The European Cooperative Acute Stroke Study 3 (ECASS 3) trial was performed to confirm or disconfirm the findings from initial trials suggesting benefit of IV tPA therapy in the 3- to 4.5-hour window. In ECASS 3, 821 patients were randomized to IV tPA or placebo. Major symptomatic hemorrhages occurred in 2.4% of the tPA group versus 0.2% of the placebo group, with no increase in mortality. Patients treated with tPA had a substantially better chance of functional independence with minimal or no disability 3 months after treatment. The proportion of patients with minimal or no disability increased from 45% with placebo to 52% with tPA, a 7% absolute improvement. The number needed to treat for 1 more patient to have a normal or near normal outcome was 14, and the number needed to treat for 1 more patient to have an improved outcome was 8. Overall, for every 100 patients treated within the 3- to 4.5-hour window, 16 had a better outcome as a result and 3 had a worse outcome.[2]

The favorable results of the pooled and ECASS 3 trials in the 3- to 4.5-hour window have been duplicated in a large phase 4 study examining the use of intravenous tPA in routine clinical practice. The international Safe Implementation of Treatment in Stroke (SITS) prospective registry identified 2376 patients treated in the 3- to 4.5-hour window in regular practice at 650 centers from more than 25 countries. The rates of complications and of favorable outcomes were similar to those in ECASS 3. These findings confirm tPA as effective in clinical practice as it is efficacious in clinical trials in the 3- to 4.5-hour window when inclusion and exclusion guidelines are followed.[15]

In May 2009, and again in March 2013, the American Heart Association/American Stroke Association (AHA/ASA) guidelines for the administration of recombinant tPA (rtPA) following acute stroke were revised to expand the window of treatment from 3 hours to 4.5 hours to provide more patients with an opportunity to receive benefit from this effective therapy.[16, 15, 17, 18, 19] This has not yet been FDA approved.

Patients who are eligible for treatment with rtPA within 3 hours of onset of stroke should be treated as recommended in the 2007 guidelines.[20] Although a longer time window for treatment with rtPA has been tested formally, delays in evaluation and initiation of therapy should be avoided because the opportunity for improvement is greater with earlier treatment. rtPA should be administered to eligible patients who can be treated in the time period of 3 to 4.5 hours after stroke (Class I Recommendation, level of Evidence B). Eligibility criteria for treatment in the 3 to 4.5 hours after acute stroke are similar to those for treatment at earlier time periods, with any one of the following additional exclusion criteria:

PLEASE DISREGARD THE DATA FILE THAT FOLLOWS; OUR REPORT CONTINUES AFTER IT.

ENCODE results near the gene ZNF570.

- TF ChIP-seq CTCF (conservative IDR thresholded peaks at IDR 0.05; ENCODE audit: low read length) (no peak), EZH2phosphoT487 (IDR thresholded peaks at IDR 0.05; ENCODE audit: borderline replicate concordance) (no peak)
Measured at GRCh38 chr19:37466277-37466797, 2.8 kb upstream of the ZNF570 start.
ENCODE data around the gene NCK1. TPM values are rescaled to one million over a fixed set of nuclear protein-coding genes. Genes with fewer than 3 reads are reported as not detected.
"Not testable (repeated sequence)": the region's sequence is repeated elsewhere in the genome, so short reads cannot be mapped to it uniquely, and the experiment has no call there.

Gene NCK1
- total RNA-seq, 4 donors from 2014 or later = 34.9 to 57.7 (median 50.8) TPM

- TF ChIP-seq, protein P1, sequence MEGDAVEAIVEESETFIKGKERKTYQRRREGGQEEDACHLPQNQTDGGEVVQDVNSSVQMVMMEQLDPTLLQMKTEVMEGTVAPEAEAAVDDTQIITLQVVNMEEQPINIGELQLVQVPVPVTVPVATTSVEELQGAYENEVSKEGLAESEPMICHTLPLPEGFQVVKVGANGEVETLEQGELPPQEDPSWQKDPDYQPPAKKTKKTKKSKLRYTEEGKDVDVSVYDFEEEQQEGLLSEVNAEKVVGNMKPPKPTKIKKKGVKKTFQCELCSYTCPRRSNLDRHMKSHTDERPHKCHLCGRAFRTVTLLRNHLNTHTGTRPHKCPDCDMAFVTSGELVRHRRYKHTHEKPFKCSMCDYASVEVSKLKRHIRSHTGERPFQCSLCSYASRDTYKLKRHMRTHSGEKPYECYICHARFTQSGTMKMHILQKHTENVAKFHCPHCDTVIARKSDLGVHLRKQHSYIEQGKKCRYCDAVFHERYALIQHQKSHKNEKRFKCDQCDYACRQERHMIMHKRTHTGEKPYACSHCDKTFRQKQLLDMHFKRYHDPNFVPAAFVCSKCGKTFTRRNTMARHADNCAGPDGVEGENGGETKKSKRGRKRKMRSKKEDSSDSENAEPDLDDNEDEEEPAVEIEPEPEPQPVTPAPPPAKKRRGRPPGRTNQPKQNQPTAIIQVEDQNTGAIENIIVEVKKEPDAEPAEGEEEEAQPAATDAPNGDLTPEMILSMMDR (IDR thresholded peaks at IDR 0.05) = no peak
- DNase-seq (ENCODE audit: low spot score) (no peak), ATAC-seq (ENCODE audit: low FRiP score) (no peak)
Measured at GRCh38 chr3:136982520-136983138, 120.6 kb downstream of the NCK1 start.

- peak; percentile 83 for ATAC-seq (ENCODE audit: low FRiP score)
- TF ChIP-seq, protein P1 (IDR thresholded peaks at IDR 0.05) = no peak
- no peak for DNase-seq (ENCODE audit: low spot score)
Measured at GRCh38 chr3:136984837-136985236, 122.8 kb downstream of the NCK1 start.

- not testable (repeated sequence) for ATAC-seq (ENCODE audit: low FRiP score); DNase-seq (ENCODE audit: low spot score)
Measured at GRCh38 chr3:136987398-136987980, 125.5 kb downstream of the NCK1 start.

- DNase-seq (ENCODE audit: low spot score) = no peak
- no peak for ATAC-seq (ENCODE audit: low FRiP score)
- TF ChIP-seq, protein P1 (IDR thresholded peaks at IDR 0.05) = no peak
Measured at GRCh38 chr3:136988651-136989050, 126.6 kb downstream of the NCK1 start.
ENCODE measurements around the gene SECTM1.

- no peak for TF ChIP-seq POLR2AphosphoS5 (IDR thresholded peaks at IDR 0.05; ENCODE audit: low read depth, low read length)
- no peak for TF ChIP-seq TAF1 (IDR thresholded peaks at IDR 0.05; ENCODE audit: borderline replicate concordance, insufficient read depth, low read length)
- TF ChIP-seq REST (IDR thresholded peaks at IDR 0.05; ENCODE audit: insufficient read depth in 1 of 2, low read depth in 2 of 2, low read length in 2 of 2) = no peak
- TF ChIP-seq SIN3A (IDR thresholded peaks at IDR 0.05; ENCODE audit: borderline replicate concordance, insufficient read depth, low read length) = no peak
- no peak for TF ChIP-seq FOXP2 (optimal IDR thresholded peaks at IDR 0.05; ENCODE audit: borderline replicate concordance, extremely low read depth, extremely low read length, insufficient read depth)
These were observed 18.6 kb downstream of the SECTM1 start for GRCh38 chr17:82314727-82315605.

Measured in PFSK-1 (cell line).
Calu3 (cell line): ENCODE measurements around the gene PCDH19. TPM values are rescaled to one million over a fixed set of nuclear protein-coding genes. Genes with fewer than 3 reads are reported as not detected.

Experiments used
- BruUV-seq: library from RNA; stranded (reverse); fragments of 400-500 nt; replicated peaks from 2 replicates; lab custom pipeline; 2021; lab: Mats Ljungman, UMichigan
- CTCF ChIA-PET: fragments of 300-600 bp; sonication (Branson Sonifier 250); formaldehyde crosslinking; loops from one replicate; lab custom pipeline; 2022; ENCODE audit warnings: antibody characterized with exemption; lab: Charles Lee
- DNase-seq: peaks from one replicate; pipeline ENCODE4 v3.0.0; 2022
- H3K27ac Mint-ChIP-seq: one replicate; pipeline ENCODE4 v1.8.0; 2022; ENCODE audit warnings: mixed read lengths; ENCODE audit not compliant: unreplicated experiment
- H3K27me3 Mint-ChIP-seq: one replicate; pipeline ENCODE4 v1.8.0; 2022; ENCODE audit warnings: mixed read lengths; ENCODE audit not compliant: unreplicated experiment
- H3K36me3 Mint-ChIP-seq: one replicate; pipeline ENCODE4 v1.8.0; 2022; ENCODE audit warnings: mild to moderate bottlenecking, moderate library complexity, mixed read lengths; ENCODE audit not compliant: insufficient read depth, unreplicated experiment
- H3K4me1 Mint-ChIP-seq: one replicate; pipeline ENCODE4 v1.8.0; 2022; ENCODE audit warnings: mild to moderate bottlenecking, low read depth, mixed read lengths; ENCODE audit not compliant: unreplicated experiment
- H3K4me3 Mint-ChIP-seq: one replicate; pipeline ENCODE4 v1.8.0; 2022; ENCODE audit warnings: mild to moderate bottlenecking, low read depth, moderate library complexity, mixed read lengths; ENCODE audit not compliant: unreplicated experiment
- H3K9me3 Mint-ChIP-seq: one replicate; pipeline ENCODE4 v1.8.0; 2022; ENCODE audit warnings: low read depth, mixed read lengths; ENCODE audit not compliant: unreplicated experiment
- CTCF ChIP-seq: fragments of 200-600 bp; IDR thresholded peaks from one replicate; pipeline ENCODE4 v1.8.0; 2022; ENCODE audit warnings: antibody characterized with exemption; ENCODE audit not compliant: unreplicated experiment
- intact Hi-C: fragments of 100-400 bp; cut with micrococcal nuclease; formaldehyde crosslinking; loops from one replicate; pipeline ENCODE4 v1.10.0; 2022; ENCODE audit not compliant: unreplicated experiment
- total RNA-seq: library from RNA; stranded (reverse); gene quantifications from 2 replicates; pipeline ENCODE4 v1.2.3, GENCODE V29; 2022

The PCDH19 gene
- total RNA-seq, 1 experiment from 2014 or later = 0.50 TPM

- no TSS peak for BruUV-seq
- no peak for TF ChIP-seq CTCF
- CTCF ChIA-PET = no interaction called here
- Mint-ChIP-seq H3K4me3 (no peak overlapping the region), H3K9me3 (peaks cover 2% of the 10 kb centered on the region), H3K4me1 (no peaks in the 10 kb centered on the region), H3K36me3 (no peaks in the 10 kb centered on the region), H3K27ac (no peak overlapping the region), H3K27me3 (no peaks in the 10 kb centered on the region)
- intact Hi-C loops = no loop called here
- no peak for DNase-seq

• Patients older than 80 years
  • All patients taking oral anticoagulants are excluded regardless of international normalized ratio (INR)
  • Patients with baseline National Institutes of Health Stroke Scale score > 25
  • Patients with a history of both prior stroke and diabetes

A 2014 meta-analysis presented at the American Stroke Association (ASA) International Stroke Conference (ISC) found that regardless of patient age or stroke severity, thrombolytic treatment of ischemic stroke significantly improves outcomes.[21]

Intravenous trials of other fibrinolytic agents in clinically selected patients are consistent with the tPA trial results, but have not yet identified another proven agent. Three trials of streptokinase predominantly enrolled patients in the 4.5- to 6-hour window, a time period in which tPA is not beneficial, and tested a high dose of lytic agent. These trials found no net benefit of high dose, late IV lytic therapy. A pilot trial of tenecteplase in the under 3-hour time window suggested potential safety and benefit ratio greater than or equal to that of tPA[22] , a potential efficacy signal now being explored in a larger study.

The collective results from the intravenous thrombolytic trials show a clear and consistent pattern. Patients treated with moderate-dose intravenous thrombolysis within 3 hours after the onset of stroke symptoms benefit substantially from therapy, despite a modest increase in the rate of symptomatic hemorrhage. Patients treated in the 3- to 4.5-hour window show a modest, but still clinically worthwhile, therapeutic yield. Beyond 4.5 hours after onset, no net benefit of therapy has been demonstrated. Current US and international consensus guidelines accordingly recommend intravenous thrombolysis when treatment can be initiated within 3 hours from stroke onset, the most well-established treatment timeframe.[20, 23]